Even with a foot of snow on the ground, industrious Ontario farmers can offer a taste of spring. How you ask? Rhubarb.
This “spring” vegetable (yes, we said vegetable) can be grown, harvested and eaten during the early, cold spring months.
Forced rhubarb farmers dig up older, nutrient-rich rhubarb roots from their outdoor fields near the end of October/early November and plant them inside a dark, heated barn. Nearing the end of the year, the heat in the barns is upped to about 10A�C and large fans begin to circulate warm air. This tricks the plants into thinking it’s springtime! Only five weeks later and they’re ready to enjoy. Ontario grown rhubarb can be filling pies across the province as early as February.
Since these rhubarb plants are grown without sunlight, they’re more tender than their summer cousins. Forced rhubarb tastes sweeter than the outdoor summer stuff too. Without the sun to activate the chlorophyll in the plant, it doesna��t develop as much of the typical sour and bitter flavour rhubarb is known for. Even physically, the insides of winter rhubarb are more red than green.
In the 1960s, winter rhubarb was a common sight in grocery stores and markets across Canada. There were close to 60 producers in Ontario alone. However, as economic climates changed, heating a big barn during the winter became too expensive for many farmers. Coupled with a new influx of immigrants coming to Canada who were unfamiliar with the sweet-tart taste of rhubarb and the industry began to really suffer.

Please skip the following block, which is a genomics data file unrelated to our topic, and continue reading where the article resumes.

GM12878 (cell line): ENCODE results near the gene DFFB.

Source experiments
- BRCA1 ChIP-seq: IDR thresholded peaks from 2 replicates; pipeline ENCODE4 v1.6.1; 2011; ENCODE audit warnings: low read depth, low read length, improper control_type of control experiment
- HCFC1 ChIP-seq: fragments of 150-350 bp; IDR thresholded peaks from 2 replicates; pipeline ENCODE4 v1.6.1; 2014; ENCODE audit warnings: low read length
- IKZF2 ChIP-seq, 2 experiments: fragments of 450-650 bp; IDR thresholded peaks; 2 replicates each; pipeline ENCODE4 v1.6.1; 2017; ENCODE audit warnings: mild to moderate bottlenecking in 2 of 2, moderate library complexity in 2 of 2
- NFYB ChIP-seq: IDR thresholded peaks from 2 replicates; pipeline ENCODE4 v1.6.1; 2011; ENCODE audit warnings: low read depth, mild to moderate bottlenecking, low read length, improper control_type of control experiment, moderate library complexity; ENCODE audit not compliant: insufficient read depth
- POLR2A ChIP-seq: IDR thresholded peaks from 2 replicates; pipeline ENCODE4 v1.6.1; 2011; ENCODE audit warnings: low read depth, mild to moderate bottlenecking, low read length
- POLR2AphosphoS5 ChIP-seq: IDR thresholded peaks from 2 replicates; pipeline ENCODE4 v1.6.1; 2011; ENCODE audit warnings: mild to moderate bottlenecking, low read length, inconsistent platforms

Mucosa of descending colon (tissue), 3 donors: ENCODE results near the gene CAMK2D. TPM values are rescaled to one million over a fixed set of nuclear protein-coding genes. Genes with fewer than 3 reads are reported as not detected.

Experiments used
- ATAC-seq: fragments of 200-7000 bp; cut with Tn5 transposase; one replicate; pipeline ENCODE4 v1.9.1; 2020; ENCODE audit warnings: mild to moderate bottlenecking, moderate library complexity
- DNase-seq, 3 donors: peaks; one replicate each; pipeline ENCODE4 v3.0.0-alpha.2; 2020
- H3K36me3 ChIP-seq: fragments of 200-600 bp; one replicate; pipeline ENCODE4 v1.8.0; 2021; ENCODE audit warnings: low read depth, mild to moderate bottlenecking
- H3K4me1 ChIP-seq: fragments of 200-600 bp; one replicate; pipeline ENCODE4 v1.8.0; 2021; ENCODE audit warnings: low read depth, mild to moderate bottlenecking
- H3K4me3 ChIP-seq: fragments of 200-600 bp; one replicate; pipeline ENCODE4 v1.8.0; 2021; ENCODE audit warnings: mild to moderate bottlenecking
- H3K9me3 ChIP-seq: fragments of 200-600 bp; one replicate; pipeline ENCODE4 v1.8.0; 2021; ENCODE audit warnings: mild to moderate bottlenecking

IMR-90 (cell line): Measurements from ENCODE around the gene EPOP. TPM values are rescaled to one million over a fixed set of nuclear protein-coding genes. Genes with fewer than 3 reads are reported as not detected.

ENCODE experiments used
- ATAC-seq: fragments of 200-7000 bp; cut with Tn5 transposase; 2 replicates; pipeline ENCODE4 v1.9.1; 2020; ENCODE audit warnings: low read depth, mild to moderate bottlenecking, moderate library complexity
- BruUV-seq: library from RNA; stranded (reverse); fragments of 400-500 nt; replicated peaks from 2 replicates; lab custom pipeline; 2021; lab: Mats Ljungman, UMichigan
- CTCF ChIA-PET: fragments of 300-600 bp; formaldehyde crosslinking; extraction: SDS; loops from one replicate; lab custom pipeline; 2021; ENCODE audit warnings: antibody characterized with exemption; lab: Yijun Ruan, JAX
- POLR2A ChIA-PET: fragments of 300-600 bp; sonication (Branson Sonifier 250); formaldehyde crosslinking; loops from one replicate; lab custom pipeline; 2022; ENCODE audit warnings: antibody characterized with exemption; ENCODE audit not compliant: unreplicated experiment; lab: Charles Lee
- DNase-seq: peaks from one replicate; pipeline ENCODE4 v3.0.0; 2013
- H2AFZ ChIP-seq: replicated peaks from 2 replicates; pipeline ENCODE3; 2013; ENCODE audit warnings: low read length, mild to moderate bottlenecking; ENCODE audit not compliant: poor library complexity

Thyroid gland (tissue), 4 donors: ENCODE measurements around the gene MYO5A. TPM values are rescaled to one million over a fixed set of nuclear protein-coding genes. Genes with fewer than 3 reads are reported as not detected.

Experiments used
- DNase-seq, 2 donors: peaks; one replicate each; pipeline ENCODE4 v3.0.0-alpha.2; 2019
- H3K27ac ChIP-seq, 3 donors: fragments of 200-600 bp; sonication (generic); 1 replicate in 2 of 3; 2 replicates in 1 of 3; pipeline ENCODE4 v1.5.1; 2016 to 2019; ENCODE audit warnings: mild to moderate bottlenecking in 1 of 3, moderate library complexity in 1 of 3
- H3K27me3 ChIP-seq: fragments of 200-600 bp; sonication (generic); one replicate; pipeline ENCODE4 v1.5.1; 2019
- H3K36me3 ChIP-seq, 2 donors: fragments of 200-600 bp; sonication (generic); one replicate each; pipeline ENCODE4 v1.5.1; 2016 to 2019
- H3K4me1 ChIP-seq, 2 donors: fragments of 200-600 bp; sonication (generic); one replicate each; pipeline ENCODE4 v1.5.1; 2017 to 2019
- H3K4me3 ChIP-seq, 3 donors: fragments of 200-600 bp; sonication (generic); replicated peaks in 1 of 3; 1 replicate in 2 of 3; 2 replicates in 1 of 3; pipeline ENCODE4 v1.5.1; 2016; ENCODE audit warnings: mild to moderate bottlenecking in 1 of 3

All is not lost though. Currently, there are only two forced rhubarb farmers in Ontario. They’re experienced enough to know not to grow too much until after Easter. As knowledge of local products and practices grows, they’re increasing their supply.
When the general public knows forced winter rhubarb is a thing, and it is, a thing; you’ll start seeing more of it on shelves. Who are we to restrict our access to rhubarb pie* (almost) for 10 months of the year? Seek out winter rhubarb in places like Toronto’s St. Lawrence Market, smaller grocers and local markets.
**When supplementing sweet winter rhubarb for the summer stuff, make sure to cut down on the added sugar!
WHO GROWS IT: LENNOX FARMS
Lennox Farm is a family-owned and operated farm, growing a variety of fresh, nutritious, and delicious produce. For five generations the French family dedicated themselves to growing only the finest fruits and vegetables.
Their main crops include Rhubarb, Peas and Brussel Sprouts. Lennox Farma��s crops are available at many grocery stores and farmera��s markets across Ontario and in the United States.